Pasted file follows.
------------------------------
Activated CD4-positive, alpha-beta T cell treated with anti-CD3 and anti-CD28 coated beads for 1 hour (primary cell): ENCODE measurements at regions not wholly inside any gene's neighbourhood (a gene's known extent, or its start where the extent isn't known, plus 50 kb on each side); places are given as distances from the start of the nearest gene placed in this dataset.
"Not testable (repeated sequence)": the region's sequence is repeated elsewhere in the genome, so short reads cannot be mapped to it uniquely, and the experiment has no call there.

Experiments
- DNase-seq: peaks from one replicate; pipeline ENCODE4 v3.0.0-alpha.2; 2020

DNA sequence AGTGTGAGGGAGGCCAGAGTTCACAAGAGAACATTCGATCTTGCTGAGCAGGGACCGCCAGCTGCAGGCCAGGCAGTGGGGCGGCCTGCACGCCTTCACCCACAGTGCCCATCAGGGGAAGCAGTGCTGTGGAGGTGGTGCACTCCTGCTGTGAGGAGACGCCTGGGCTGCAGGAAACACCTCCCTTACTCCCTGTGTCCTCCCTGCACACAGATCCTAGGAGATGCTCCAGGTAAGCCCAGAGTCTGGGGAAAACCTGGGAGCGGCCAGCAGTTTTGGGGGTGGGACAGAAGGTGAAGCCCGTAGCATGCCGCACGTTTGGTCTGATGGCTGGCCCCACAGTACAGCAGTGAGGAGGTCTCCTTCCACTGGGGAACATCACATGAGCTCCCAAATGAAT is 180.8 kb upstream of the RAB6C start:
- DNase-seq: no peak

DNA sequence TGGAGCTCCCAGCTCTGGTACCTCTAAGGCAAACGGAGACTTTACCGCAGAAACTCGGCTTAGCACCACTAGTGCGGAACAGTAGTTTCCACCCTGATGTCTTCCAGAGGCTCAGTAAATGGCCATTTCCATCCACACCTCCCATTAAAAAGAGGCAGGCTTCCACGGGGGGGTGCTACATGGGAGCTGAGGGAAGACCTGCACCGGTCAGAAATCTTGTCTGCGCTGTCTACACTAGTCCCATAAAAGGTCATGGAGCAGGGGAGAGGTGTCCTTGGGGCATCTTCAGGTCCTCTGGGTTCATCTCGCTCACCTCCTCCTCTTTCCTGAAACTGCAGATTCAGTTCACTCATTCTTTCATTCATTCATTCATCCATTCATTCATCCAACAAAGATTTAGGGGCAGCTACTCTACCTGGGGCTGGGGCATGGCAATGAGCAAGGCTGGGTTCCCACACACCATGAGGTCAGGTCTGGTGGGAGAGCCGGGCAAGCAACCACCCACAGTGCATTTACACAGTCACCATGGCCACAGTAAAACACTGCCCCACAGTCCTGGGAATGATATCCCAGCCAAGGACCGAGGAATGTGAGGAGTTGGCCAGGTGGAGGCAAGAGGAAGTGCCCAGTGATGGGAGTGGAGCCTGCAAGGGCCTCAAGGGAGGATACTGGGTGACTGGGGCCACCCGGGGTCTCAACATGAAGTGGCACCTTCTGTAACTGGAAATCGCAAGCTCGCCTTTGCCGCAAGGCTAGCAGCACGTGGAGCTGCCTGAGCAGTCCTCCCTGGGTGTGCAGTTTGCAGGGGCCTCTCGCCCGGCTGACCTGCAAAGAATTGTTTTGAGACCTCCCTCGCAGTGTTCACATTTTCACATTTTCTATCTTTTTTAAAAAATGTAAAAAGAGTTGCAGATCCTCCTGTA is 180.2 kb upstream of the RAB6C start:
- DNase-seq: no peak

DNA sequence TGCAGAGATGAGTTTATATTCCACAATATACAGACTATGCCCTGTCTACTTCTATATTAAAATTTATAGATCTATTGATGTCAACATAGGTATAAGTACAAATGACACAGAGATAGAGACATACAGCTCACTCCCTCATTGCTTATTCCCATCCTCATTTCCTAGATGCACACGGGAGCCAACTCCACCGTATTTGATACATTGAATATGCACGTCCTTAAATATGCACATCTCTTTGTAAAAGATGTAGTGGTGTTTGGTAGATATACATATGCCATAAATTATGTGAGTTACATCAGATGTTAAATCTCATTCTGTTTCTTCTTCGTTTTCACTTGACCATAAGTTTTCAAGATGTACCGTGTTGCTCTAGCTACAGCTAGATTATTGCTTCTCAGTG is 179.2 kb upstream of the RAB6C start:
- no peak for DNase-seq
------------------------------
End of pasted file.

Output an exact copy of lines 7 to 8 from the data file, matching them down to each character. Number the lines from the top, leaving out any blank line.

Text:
DNA sequence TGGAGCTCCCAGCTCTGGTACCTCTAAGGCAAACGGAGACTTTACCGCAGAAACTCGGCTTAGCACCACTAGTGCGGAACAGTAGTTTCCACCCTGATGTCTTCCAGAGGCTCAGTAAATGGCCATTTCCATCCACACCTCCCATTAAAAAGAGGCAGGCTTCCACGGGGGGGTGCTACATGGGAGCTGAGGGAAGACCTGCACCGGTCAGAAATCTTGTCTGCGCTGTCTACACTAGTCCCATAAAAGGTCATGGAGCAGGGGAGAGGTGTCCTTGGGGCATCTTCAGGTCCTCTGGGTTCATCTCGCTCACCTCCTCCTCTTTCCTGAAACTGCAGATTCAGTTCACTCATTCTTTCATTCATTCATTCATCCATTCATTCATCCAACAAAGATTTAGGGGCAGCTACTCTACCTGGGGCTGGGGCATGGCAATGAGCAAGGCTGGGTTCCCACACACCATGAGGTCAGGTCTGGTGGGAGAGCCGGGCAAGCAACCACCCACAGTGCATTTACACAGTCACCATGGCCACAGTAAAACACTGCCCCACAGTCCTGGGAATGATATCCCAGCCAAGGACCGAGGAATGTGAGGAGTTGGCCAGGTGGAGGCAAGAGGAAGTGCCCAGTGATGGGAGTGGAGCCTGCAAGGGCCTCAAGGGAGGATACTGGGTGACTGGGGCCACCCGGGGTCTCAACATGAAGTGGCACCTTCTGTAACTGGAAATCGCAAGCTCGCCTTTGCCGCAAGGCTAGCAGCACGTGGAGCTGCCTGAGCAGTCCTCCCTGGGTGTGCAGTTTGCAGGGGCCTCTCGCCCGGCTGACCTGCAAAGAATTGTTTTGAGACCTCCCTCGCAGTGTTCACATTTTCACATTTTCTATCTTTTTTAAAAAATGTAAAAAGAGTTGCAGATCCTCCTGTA is 180.2 kb upstream of the RAB6C start:
- DNase-seq: no peak